That fixed the size of the degree: exactly 1/180th of the distance on the tube between the freezing and boiling marks. But what, he wondered, should the actual numbers be? Zero and 180? 180 and 360? Or, heaven forbid, 32 and 212? (212 ‒ 32 = 180, right?)
Well, he stuck his thermometer into the coldest concoction he could make—a mixture of ice and a chemical called ammonium chloride—and called that temperature “zero.” (What arrogance, Gabriel! Would nobody in human history ever be able to make a colder mixture? Why, two centuries later, we can make temperatures almost 460 degrees below your zero.)
When he took his own temperature, the thermometer went up to around 100 degrees. (Okay, 98.6, but see the following for how that number came about.) That was a touch that Fahrenheit liked: Humans, he felt, should score 100 on his temperature scale.
Next, he stuck his thermometer into an ice-water mixture, and found that the mercury went up 32 degrees higher than in his zero-temperature mixture. And that's how the freezing point of water came to be 32 degrees. Finally, if boiling water was to be 180 degrees higher than that, it would wind up at 32 + 180, or 212. End of Gabriel Fahrenheit's story.
Six years after Fahrenheit's body temperature became equal to that of his surroundings, a Swedish astronomer named Anders Celsius (1701–1744) proposed the centigrade scale of temperature, which we now call the Celsius scale. “Centigrade” means 100 degrees; he set the size of a degree so that there are 100 of them, not 180, between the freezing and boiling points of water. Furthermore, he defined his “zero temperature” at the freezing point of water, a reference point that anyone could easily reproduce. And thus, the boiling point of water fell at 100 degrees. (Curiously, for reasons known only to eighteenth-century Swedish astronomers, Celsius originally took the freezing point as 100 and the boiling point as zero, but people turned it around after he died.)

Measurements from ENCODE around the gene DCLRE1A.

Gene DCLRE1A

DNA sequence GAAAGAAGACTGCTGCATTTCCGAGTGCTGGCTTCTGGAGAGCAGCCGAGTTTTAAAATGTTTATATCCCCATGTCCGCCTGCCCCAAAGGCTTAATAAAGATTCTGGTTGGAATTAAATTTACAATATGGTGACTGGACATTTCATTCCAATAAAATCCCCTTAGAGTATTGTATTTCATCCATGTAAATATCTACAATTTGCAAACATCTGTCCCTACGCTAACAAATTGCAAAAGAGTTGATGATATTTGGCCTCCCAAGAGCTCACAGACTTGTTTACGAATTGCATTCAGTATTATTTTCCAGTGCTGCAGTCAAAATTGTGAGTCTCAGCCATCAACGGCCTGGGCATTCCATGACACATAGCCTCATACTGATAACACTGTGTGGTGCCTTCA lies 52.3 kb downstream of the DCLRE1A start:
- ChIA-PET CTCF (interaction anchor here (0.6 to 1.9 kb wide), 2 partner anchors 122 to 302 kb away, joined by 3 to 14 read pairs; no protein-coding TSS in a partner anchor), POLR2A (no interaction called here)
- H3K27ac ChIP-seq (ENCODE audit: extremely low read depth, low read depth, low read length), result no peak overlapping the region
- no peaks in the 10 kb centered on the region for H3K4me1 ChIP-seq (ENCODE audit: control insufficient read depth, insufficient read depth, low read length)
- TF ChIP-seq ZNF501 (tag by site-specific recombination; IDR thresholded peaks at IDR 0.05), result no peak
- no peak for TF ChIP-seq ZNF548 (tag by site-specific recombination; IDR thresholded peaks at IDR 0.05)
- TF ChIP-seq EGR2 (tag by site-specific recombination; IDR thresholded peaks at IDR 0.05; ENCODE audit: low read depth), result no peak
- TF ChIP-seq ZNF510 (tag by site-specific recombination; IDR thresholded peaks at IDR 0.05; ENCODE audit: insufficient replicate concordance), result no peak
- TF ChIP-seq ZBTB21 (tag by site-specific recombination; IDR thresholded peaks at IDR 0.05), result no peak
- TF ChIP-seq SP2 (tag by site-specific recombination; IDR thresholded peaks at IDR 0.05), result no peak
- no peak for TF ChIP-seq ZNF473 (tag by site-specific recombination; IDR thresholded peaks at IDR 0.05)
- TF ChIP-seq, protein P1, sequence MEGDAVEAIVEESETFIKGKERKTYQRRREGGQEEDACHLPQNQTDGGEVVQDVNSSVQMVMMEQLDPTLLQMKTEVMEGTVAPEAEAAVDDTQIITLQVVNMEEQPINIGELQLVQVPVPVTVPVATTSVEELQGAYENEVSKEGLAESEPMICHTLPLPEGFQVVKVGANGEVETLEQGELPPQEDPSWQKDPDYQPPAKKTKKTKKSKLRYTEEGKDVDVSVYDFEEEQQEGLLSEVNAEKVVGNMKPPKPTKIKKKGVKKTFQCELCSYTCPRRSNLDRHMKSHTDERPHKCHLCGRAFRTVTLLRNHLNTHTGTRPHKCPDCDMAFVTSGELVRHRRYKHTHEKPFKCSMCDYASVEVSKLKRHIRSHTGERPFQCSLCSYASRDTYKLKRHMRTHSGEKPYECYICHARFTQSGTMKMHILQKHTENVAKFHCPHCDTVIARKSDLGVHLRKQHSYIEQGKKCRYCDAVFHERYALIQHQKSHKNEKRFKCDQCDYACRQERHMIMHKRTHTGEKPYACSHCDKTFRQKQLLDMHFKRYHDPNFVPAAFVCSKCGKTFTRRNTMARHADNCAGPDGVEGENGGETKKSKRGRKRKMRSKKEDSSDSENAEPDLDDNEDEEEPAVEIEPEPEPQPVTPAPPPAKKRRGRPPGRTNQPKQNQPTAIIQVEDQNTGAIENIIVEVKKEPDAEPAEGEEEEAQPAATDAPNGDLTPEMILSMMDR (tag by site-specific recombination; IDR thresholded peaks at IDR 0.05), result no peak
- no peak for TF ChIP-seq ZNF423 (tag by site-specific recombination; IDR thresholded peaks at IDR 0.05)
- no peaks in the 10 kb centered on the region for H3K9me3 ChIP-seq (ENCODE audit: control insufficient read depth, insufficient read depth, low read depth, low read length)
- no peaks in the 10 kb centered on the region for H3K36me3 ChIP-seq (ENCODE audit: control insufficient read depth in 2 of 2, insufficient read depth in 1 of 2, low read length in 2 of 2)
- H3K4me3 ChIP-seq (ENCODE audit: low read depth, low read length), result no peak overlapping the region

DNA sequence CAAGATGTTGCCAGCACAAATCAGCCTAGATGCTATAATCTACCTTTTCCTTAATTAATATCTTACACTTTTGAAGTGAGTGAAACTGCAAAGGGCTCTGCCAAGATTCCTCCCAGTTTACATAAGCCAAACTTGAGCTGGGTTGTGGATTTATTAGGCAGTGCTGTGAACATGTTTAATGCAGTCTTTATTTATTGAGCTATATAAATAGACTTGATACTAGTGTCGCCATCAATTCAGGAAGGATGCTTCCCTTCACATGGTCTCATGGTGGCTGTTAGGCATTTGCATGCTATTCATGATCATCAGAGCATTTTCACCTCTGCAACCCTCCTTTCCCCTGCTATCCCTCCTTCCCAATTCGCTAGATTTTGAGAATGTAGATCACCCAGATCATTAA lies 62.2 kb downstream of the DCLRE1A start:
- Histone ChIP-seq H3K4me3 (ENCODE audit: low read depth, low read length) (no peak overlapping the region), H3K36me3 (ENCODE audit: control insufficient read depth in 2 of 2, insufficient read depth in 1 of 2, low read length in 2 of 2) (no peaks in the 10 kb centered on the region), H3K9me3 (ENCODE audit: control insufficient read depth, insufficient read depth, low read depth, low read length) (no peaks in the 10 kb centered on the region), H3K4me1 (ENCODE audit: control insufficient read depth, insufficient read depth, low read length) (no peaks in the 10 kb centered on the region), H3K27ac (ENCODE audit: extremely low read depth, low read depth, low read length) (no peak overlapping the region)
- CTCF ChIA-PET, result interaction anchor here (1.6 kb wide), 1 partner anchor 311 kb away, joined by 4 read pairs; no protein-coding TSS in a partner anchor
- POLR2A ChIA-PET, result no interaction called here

And what about that number 98.6 as the “normal” human body temperature? It's just a fluke. People's temperatures vary quite a bit depending on the time of day, the time of month (for women) and just plain differences in metabolism. But it wavers around an average of 37 degrees Celsius for most people, so that's what doctors have adopted as “normal.” And guess what 37 degrees Celsius converts to in Fahrenheit? Right—98.6, a number that looks for all the world as if it were more precise than it really is. That extra six-tenths of a degree is nothing but an accident of the conversion arithmetic and has no significance at all.
Speaking of conversions, I can't resist the opportunity—I do it every chance I get—to publicize an easy way to convert temperatures. I don't know why they continue to teach those complicated formulas in school, with all their 32s, parentheses and improper fractions, when there is a much simpler way that's absolutely accurate.
To convert Celsius to Fahrenheit, add 40, multiply by 1.8, then subtract 40.
To convert Fahrenheit to Celsius, add 40, divide by 1.8, then subtract 40.
That's all there is to it. It works because (a) 40 below zero is the same temperature on both scales and (b) a Celsius degree is 1.8 times larger than a Fahrenheit degree. (180 ÷ 100 = 1.8.)